Types of research carried out

The COWRIE Steering Group identified the issues that we know least about and developed projects to help fill those gaps in our knowledge. The group felt that birds could suffer the biggest impact of offshore windfarm projects either due to displacement from their shallow water feeding areas or through the possible problem of collision impact as they flew through the windfarm at night or in poor weather.

Developers are required to collect bird data as part of the environmental impact assessment (EIA) they have to submit to gain planning consent for a windfarm. COWRIE put together a project that has given developers guidance on how best to conduct bird surveys so that the data collected is of the highest quality.

Underwater noise can be a particular problem for some marine animals, particularly whales, dolphins and seals. Underwater noise is generated when the foundations of the wind turbines are piled into the seabed. Studies have been carried out to assess the impact of the noise levels experienced during windfarm construction. Researchers have also monitored the noise and vibration generated when turbines are operating and generating electricity. The results of the study have been used to develop guidance for developers to ensure construction noise can be minimised.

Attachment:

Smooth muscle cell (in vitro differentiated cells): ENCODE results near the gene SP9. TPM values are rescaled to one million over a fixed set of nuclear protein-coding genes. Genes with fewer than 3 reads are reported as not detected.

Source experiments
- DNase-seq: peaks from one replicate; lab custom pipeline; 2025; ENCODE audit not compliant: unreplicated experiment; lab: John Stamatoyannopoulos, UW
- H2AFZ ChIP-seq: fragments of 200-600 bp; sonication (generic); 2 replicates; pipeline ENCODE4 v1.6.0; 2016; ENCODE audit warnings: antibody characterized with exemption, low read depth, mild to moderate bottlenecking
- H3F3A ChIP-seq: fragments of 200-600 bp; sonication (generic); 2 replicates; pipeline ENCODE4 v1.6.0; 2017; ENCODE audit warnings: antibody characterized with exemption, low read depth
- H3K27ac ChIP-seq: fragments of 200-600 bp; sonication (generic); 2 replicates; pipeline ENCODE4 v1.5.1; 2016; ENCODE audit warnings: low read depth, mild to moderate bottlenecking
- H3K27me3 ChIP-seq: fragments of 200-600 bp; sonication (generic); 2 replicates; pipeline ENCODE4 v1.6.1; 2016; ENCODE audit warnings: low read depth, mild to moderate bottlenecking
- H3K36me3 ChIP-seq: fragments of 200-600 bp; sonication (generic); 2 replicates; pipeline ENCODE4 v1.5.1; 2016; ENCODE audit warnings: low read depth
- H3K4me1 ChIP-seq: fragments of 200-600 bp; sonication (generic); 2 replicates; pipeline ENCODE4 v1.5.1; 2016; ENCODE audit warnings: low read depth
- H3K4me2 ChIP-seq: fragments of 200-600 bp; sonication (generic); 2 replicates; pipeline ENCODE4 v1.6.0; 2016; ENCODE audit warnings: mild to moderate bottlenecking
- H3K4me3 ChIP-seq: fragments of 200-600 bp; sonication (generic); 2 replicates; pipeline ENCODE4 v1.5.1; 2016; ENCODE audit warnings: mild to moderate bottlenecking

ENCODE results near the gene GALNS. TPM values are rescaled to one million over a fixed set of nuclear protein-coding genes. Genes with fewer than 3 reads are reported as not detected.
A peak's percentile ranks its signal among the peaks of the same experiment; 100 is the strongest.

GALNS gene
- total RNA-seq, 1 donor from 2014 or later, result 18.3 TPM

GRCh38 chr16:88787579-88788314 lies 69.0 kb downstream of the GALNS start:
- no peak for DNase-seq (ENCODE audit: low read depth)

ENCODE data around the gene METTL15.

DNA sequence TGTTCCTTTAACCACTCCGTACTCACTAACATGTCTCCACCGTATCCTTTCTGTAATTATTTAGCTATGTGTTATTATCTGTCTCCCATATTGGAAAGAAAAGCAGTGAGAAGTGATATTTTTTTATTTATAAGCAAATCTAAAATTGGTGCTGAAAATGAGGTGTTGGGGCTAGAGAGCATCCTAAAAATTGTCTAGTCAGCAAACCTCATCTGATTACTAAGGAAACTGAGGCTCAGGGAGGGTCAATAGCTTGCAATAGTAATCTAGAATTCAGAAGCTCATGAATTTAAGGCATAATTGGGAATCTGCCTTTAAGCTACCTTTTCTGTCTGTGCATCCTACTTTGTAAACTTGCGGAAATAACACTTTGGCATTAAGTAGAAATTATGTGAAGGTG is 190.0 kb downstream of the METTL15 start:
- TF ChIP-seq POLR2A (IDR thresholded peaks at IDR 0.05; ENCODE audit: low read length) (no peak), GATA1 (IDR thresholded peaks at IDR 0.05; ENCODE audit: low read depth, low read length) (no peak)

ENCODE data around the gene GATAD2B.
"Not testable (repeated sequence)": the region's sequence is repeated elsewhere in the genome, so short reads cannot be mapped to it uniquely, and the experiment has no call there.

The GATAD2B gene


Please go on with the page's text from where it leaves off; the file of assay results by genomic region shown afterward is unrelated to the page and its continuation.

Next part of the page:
Each offshore wind turbine has a cable connecting it to others. With many large windfarms due for construction there has been concern that the electromagnetic fields (EMF) generated by the additional cabling on the seabed can affect some fish species that are very sensitive to these fields. Two studies have been carried out to assess the possible effects on the most sensitive fish (mainly sharks, skates and rays). All the reports that have been completed for these studies can be found on this website.